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Kamila Valieva: Cas clearance for skater sparks anger at Winter Olympics

The Beijing Winter Games descended into acrimony and farce on Monday after the 15-year-old Russian skater Kamila Valieva was cleared to compete again despite a positive doping test hanging over her head.

In a highly anticipated ruling, the court of arbitration for sport said there were “exceptional circumstances” surrounding Valieva’s case, and that banning her while it was ongoing “would cause her irreparable harm”.

It means Valieva, who last week became the first woman to land a quad at the Olympics when she inspired the Russian Olympic Committee to victory in the team event, will now go for a second gold medal in the women’s single skating competition starting on Tuesday and finishing on Thursday.

But Cas’s verdict was immediately condemned by several former athletes, with the 2018 Olympic team skating gold medallist Meagan Duhamel among the most vocal. “How is anyone going to take the women’s event seriously now?” she said. “We were just told illegal drugs and abuse are OK. If that is what this sport is about now, I want nothing to do with it. February 14 2022. The day the Olympic spirit died.”

The decision was also criticised by the US Olympic and Paralympic Committee, whose skaters finished in silver behind the Russians in the team event. Its chief executive, Sarah Hirshland, described it as “another chapter in the systemic and pervasive disregard for clean sport by Russia”. She said: “Athletes have the right to know they are competing on a level playing field. Unfortunately, today that right is being denied.”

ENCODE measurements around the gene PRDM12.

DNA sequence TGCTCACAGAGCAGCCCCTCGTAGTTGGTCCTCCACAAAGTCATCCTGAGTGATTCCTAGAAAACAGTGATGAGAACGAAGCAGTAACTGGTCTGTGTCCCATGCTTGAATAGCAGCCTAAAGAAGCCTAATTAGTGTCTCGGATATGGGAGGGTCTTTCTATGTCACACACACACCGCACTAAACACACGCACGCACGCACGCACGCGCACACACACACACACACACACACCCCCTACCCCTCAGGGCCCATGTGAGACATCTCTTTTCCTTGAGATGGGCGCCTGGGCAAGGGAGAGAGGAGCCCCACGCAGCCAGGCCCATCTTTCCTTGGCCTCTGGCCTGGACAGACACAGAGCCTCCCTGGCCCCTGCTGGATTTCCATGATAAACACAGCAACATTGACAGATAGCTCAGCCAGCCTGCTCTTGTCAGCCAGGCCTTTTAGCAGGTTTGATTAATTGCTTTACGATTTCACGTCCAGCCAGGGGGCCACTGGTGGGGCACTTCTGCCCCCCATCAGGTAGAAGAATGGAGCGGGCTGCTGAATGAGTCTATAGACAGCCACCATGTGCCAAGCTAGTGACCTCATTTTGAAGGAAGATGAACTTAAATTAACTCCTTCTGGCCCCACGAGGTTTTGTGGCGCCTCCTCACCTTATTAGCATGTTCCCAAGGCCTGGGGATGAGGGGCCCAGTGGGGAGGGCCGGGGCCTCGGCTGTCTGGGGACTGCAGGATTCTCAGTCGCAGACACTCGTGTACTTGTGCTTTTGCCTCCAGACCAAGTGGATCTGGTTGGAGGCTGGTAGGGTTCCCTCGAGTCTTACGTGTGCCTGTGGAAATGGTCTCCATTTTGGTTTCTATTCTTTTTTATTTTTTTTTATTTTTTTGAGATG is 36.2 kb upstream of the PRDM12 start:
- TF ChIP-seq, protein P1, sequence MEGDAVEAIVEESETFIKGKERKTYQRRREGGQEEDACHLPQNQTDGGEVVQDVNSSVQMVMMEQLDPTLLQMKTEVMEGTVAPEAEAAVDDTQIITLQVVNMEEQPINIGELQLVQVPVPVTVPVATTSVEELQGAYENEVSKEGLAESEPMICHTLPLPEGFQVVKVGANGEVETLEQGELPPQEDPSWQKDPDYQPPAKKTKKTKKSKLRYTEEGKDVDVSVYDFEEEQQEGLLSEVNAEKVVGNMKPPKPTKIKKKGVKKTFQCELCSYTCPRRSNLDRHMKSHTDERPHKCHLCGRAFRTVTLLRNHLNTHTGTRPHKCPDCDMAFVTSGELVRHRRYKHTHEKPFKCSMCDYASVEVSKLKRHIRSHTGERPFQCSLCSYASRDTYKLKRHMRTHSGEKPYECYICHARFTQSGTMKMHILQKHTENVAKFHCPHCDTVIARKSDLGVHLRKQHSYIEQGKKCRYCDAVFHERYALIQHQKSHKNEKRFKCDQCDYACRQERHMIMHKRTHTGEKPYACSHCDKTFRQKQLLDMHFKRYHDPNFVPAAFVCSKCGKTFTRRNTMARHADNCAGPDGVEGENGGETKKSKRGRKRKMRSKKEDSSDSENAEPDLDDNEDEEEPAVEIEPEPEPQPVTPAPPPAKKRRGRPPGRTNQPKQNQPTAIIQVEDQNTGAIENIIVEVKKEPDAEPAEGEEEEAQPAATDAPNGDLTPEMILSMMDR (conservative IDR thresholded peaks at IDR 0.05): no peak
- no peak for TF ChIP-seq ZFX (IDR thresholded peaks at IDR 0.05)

The Canadian Olympic Committee also said it was “extremely disappointed” with the decision. “The COC is fully committed to clean sport and we firmly believe that no one involved in doping or other corrupt practices has a place in the Olympic movement,” its president, Tricia Smith, said.

6 Feb
The 15-year-old European champion Kamila Valieva skates for the first time in Beijing in the team figure skating competition. 

7 Feb
Valieva helps the Russian Olympic Committee (ROC) to the team gold, becoming the first woman to land a quadruple jump at the Olympics in the process. 

8 Feb
A “legal issue” means the medal ceremony for the team event is postponed by the International Olympic Committee. Rumours swirl that it is because a member of the ROC team has returned a positive drugs test. 

11 Feb
The International Testing Agency (ITA) confirms Valieva tested positive for banned ­substance trimetazidine, used to treat angina, on Christmas Day. 

12 Feb
Valieva’s controversial coach, Eteri Tutberidze, tells Russian state TV: “I am absolutely sure Kamila is innocent and clean.” 

14 Feb
The court of arbitration for sport rules Valieva can continue to compete as “exceptional ­circumstances” mean banning her while it was ongoing “would cause her irreparable harm”. 

 Tuesday Valieva is due to compete in the short program of the ­single ­skating after 10am GMT. The ­contest concludes on Thursday.

Valieva, who practised on Monday, has not commented on the decision. However her choreographer Alexey Zheleznyakov said he was delighted with the news. “The whole country does not sleep for a week! The whole world prays for a week,” he wrote on Instagram. “Everyone is happy today. Come on, our girl, fly, angel, fly!”